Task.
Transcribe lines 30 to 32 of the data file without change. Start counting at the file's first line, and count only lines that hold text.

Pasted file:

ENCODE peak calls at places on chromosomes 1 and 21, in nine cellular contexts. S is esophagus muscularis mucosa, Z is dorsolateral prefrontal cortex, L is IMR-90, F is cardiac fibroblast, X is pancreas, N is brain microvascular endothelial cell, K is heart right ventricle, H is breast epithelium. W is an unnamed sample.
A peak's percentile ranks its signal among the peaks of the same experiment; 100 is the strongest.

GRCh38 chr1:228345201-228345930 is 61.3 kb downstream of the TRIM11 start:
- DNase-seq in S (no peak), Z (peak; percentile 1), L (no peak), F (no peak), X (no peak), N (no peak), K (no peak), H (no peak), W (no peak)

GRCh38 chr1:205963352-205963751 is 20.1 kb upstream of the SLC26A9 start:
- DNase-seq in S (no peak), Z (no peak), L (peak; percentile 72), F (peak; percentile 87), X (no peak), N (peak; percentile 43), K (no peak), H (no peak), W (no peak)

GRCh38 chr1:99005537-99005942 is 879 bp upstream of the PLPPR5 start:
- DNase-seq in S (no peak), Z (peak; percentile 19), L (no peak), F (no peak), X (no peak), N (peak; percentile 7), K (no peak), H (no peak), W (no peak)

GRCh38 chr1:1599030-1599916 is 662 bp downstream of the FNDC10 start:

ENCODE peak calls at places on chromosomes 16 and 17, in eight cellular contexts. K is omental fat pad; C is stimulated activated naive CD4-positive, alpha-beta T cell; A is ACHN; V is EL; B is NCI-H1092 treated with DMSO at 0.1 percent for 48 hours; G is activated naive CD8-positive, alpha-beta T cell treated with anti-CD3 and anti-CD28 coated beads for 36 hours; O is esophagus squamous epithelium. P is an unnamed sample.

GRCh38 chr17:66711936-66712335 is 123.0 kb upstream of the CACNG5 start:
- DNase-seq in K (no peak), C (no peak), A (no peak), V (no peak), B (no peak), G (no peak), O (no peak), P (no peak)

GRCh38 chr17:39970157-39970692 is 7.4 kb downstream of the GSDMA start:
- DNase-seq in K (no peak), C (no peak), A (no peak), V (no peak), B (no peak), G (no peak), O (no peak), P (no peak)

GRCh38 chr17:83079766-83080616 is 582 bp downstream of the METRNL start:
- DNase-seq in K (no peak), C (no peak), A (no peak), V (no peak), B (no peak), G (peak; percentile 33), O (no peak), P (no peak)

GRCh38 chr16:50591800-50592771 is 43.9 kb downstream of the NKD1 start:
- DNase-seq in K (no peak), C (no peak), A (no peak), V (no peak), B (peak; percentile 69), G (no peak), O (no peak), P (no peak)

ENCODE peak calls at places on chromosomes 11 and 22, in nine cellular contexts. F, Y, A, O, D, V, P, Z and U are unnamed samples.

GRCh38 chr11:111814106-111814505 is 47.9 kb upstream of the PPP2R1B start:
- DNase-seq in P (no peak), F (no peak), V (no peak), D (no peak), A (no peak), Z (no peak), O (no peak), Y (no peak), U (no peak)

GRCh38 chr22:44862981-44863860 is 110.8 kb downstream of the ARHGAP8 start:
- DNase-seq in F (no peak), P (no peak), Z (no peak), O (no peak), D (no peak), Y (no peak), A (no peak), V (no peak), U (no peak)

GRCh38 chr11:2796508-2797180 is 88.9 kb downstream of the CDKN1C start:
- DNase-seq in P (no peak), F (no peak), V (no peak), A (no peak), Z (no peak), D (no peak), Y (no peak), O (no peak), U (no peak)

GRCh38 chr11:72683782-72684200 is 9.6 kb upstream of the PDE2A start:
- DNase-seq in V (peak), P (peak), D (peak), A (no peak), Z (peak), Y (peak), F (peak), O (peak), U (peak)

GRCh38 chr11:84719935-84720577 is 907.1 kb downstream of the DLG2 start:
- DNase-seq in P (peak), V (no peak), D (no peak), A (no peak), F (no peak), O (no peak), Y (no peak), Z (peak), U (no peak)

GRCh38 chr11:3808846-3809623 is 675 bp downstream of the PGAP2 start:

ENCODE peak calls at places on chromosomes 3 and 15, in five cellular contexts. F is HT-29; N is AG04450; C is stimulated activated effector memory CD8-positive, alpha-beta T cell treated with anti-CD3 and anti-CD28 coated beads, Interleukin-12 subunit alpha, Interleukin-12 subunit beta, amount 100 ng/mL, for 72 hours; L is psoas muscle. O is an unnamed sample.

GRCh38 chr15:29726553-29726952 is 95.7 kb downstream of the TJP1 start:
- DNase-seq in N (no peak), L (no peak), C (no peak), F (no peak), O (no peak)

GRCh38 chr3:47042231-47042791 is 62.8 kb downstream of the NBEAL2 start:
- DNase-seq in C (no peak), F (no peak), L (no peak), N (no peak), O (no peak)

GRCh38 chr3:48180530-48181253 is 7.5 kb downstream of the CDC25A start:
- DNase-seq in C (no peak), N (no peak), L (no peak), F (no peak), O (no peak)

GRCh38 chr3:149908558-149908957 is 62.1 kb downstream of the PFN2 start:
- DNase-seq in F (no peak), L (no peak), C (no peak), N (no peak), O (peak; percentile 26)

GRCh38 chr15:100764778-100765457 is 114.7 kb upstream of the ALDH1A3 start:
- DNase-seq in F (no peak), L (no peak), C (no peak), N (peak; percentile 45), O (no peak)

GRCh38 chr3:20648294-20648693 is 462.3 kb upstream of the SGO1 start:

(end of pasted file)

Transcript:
GRCh38 chr11:3808846-3809623 is 675 bp downstream of the PGAP2 start:

ENCODE peak calls at places on chromosomes 3 and 15, in five cellular contexts. F is HT-29; N is AG04450; C is stimulated activated effector memory CD8-positive, alpha-beta T cell treated with anti-CD3 and anti-CD28 coated beads, Interleukin-12 subunit alpha, Interleukin-12 subunit beta, amount 100 ng/mL, for 72 hours; L is psoas muscle. O is an unnamed sample.

GRCh38 chr15:29726553-29726952 is 95.7 kb downstream of the TJP1 start: